Podcast Episode 44. To truly learn, it has to be caught rather than taught is the mantra of this week’s podcast with Diane King, author, and special needs teacher. One way to do this and at the same time develop childrens’ self-worth is through storytelling and creativity.
We start with Diane’s own journey which has been an interesting one. As a child Diane was a selective mute and struggled to communicate with the world; that was until her sister introduced her to the magic of storytelling. Diane found that through storytelling she could release the built-up emotions she had kept hidden. She also decided quite young she would become a teacher and help children who were struggling as she had.
Over her years as a teacher working with children with additional needs, she noticed that the vast majority of children had speech and language issues which limited their ability to communicate impacting on their confidence. After working with speech and language therapists, physiotherapists and educational psychologists she realized the importance of the relationship between rhyme and alliteration in stories, and how this could be used to help children learn easier and, through that, feel better about themselves.
Using this knowledge and from her own experiences as a child, Diane has written a number of children’s books, including Ruby Red which uses rhyming and alliteration. Ruby Red is a story about a young girl with additional needs and how she is constantly learning how to deal with her emotions, how to articulate her thoughts and how to communicate with the people around her. It is also about the inner struggles young people with additional needs have as they try and understand a world that for them can sometimes be a very scary place. The stories are intended for younger children but could also be used as a tool to teach anyone more about the struggles children with additional needs often face.
Diane talked quite a lot about the importance of allowing children to express their feelings. If a child isn’t allowed to express their emotions, it’s like a dam that’s ready to burst. She believes, as parents, we should always encourage children to express their emotions and make sure we model to them the best ways to cope with and release these emotions.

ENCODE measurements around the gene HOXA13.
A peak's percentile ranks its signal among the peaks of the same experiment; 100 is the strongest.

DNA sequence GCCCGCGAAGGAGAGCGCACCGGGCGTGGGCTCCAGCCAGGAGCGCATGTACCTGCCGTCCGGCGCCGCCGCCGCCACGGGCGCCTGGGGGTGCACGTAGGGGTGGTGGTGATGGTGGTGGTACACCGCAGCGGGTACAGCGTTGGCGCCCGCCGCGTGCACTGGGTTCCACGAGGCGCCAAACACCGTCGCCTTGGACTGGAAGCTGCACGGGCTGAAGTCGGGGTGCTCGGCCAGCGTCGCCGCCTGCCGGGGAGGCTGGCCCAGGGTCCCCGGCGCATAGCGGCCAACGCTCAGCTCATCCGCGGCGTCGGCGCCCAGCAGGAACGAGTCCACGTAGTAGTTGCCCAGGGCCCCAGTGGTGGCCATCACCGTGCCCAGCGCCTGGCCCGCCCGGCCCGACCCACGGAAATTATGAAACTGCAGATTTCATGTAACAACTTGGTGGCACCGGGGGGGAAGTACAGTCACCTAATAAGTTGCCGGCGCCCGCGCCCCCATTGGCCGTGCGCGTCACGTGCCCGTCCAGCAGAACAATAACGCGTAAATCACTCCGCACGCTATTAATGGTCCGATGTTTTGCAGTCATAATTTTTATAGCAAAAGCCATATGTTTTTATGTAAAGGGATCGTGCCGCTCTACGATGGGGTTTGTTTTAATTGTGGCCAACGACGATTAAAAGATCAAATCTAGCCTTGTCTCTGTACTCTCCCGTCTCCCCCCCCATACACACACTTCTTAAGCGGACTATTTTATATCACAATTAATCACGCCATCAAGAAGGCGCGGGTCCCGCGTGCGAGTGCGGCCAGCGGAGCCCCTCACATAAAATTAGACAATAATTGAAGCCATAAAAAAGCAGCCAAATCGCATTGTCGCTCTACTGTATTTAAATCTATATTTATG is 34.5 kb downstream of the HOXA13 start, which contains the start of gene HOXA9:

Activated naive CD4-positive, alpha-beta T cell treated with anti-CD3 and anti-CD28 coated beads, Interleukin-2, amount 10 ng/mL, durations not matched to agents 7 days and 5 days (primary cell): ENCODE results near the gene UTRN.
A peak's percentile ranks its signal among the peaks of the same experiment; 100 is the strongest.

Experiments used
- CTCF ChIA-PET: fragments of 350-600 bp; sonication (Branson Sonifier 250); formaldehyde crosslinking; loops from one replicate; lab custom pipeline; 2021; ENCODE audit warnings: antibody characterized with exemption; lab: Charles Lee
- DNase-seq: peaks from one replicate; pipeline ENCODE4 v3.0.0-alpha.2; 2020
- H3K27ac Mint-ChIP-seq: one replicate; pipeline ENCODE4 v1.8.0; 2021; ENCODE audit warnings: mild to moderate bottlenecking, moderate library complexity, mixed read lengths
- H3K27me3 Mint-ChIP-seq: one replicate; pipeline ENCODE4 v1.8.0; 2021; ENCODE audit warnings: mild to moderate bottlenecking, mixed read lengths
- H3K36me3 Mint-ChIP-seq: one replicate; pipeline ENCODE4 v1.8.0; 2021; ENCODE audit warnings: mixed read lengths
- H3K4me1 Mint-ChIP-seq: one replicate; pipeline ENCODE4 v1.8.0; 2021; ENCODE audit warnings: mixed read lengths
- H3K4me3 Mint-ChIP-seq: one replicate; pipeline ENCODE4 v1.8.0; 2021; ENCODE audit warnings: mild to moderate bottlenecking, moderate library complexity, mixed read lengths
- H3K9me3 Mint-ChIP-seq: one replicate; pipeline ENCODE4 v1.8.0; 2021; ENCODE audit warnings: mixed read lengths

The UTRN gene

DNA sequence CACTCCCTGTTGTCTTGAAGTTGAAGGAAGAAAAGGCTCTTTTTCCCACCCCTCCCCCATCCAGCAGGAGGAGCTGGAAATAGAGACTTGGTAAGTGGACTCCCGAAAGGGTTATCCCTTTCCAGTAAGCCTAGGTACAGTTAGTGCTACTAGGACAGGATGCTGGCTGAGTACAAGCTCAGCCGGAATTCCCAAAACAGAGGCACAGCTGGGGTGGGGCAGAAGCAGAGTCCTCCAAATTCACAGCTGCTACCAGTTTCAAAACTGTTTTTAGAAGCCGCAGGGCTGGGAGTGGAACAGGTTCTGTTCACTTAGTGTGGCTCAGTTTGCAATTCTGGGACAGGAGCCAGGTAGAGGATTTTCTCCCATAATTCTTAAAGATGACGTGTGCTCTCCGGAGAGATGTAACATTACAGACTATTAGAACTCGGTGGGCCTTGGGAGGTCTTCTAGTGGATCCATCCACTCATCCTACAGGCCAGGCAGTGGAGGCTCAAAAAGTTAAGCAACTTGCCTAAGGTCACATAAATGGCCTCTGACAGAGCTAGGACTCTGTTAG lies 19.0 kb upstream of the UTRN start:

Diane acknowledges that there will be times when it will be difficult for parents to find the time and space to deal with their children’s emotional releases, so she offers some ideas as to ways that we can help our children manage their emotions. She talks also about the different ways everyone learns and how some children are oral learners, others visual learners and others are kinesthetic (learning by doing) learners. Diane is a strong advocate for providing as many kinesthetic experiences as possible because these, she argues, will enable children to manage their emotions better in the long term. She uses her own journey as a parent to illustrate what she means, and how she would encourage her children to express their emotions and the kinesthetic experiences that worked for her children to develop their sense of self.
Diane also talked about how even young adults can benefit from storytelling and other creative activities. These can provide them with spaces to express themselves, understand and manage their own emotions and through all of that develop the confidence to become more independent because of their increased feelings of self-worth.
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